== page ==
There is obviously no foolproof way of approaching 2021, or a checklist of the things your business needs to do in order to thrive or survive. And this isn’t the first time we’ve seen economic, consumer and market forces that require business owners to adapt.
Sound planning results in strong operations
Small businesses that have weathered well in the past year have one thing in common: an ongoing focus on business continuity planning. Businesses with sound planning processes in place ultimately have a strong grasp on operational costs and efficiencies, as they know their runway with cash position at all times. When establishing a business continuity plan, keep in mind three key categories: 1) capital and cash, 2) credit and 3) insurance.
Capital and Cash
Business owners with a strong grasp on operational efficiencies were well prepared to navigate the hard decisions that came during the tumultuous past year. Knowing your cash and capital needs can alleviate stress in other areas.
With a planful approach, you can avoid making knee-jerk decisions based on emotion. Instead, the focus is on calculating how much runway you have left in cash, and how much capital you have on hand.
Obviously, even the best planning isn’t going to magically make cash or capital appear. However, keeping a strong idea of your cash and capital position will give you peace of mind in the tough decisions you’re making. This can be true whether you’re making decisions for future growth or needing to make cutback decisions around inventory, product offerings or staffing levels.
Credit – access to it, and how you use it – is a tool that can go hand-in-hand with your cash and capital position. Your comfort level and purpose for using credit should drive your availability and usage.
Some more risk-averse businesses might use their credit to propel growth opportunities or to leverage discounts and operational efficiency.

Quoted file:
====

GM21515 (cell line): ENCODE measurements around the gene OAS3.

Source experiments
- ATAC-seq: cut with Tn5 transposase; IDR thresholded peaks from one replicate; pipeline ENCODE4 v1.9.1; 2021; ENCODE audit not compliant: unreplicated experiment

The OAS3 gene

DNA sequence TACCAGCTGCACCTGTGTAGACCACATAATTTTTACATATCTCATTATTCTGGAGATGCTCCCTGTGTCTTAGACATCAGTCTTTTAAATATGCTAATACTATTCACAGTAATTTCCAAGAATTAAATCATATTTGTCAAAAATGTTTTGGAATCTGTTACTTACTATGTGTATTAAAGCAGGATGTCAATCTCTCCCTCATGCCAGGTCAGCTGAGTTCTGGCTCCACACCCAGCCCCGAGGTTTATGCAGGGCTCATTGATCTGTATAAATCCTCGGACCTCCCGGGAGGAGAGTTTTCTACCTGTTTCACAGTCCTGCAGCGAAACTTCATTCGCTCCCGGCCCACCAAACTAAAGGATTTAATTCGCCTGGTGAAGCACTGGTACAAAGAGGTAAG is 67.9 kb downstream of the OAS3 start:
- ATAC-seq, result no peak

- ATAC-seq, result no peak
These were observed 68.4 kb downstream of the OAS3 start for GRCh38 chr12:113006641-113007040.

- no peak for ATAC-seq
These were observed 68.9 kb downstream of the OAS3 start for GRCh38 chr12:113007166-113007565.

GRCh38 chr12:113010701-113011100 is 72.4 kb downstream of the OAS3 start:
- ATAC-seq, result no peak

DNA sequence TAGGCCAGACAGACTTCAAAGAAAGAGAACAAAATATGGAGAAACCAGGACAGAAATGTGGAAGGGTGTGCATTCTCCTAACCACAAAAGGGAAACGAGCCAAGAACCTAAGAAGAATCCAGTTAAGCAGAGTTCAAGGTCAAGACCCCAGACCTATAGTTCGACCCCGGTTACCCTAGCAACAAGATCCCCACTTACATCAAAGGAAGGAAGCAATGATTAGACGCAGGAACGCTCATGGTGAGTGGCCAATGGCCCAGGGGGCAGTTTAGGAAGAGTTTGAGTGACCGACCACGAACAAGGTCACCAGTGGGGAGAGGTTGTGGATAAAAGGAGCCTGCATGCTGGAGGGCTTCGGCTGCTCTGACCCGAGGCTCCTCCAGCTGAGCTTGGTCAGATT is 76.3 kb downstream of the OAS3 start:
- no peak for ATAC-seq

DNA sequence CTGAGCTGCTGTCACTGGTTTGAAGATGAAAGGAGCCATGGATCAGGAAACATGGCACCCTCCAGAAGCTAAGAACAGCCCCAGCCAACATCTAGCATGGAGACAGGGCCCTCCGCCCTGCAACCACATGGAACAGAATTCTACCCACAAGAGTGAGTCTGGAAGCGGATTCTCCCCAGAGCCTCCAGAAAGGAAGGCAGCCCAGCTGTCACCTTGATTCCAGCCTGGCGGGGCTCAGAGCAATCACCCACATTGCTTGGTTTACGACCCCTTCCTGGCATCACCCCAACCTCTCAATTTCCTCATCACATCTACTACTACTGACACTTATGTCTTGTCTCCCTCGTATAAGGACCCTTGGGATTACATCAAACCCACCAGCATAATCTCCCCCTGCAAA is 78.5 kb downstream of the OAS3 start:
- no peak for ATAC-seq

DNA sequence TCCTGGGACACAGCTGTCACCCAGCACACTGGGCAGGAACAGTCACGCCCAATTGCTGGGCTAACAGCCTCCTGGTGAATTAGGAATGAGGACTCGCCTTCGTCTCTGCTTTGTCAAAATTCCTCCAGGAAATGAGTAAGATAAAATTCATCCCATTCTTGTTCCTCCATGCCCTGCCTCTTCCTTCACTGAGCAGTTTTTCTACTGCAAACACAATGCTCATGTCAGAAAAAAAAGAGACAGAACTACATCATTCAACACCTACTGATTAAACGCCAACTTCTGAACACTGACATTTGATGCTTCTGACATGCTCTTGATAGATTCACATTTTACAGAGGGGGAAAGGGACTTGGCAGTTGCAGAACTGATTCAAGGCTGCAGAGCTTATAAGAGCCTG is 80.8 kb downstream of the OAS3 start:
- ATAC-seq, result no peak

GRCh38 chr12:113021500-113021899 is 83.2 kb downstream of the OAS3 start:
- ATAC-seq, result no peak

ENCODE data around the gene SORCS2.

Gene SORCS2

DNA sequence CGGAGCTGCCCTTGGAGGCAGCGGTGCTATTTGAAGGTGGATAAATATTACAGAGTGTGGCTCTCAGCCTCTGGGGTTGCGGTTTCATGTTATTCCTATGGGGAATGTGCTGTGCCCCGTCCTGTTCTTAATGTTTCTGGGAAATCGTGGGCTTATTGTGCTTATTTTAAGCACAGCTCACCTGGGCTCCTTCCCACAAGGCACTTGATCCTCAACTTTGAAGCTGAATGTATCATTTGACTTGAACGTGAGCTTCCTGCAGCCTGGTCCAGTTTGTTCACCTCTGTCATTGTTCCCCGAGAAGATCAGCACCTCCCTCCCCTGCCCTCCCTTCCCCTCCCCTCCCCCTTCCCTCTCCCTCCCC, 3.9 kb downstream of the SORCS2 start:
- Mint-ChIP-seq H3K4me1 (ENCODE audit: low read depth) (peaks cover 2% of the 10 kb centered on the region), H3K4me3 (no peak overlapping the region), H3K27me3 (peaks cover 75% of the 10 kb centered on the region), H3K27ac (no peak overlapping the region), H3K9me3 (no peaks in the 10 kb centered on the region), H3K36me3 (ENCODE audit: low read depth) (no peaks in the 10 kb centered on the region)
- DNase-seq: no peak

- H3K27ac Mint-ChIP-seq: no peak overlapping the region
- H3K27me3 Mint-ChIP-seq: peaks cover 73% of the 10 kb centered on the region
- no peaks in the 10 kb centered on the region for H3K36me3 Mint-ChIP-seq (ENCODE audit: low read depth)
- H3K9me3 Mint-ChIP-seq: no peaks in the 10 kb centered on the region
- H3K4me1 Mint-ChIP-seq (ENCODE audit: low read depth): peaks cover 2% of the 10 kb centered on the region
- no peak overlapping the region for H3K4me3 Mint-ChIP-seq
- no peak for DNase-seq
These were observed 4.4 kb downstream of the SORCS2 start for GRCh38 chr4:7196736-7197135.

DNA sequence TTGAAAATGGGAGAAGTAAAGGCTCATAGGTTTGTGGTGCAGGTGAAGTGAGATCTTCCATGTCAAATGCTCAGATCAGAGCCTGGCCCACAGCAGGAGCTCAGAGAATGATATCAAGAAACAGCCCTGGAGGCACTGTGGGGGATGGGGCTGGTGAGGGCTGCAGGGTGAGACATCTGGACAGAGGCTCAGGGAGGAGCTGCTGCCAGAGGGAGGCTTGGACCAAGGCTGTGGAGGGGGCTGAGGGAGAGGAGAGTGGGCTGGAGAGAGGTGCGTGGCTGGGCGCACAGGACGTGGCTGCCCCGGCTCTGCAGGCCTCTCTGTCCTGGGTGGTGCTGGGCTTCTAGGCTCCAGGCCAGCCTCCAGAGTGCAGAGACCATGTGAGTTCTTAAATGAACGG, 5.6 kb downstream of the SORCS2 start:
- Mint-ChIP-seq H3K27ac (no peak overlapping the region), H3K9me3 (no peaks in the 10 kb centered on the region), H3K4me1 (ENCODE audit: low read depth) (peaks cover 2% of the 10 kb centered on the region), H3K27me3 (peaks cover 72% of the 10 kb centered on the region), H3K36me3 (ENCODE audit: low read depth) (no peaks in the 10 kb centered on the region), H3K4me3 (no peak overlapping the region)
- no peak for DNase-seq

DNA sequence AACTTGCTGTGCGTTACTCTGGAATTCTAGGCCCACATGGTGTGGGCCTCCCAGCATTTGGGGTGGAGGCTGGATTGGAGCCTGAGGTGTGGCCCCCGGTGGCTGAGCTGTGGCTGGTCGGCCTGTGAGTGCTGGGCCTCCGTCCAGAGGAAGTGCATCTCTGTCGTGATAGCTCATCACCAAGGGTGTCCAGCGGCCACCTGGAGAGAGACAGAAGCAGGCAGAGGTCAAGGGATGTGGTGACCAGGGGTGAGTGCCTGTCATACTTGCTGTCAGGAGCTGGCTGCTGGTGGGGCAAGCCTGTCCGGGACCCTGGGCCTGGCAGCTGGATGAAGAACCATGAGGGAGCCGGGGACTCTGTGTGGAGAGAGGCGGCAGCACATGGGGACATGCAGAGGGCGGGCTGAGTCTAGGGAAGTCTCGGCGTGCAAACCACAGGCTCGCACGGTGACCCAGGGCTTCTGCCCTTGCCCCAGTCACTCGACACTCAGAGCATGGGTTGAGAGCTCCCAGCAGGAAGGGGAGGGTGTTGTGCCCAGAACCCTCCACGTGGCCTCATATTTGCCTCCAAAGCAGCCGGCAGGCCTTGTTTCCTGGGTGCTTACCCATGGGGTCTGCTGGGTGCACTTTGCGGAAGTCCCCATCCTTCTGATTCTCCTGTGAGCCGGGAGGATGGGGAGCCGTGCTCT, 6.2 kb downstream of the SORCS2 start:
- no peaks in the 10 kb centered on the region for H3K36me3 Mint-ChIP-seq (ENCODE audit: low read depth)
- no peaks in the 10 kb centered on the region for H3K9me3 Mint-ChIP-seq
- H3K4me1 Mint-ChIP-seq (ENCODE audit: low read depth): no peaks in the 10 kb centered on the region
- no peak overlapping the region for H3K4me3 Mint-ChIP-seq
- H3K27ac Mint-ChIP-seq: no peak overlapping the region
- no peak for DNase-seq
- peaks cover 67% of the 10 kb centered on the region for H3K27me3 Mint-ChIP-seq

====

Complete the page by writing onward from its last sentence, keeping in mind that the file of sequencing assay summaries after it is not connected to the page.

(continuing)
Many businesses have had to reassess their tolerance in the current environment, which is expected. Ultimately, you should not only assess available credit but also assess your comfort levels. Again, this will help ensure that when you have a decision to make it is calculated and not a decision driven by emotion.
Insurance is somewhat of a central point in ensuring your business can continue when unforeseen events arise. Now more than ever is a great time to review your coverage and make sure you are prepared.
As history has told us, there can always be a next, unexpected event which can throw a wrench in your plans for your business. Proper insurance coverage shifts some of those circumstances and makes them controllable events.
When your continuity plan encompasses cash and capital, credit and insurance, you benefit from a more informed view of how to keep your business operating. This planning relieves stress, creates transparency in your organization and allows you to make better decisions in reacting to a continually changing environment.
In today’s landscape, a variety of programs remain available through banks and government programs. These range from the SBA’s Paycheck Protection Program (PPP) and Economic Impact Disaster Loans (EIDL), to reduced fees on SBA 7(a) loans, to state, county and local business grant programs.
A consultation with a business banking partner can help you not only navigate the continuity planning process, but also understand additional resources that might be available to you.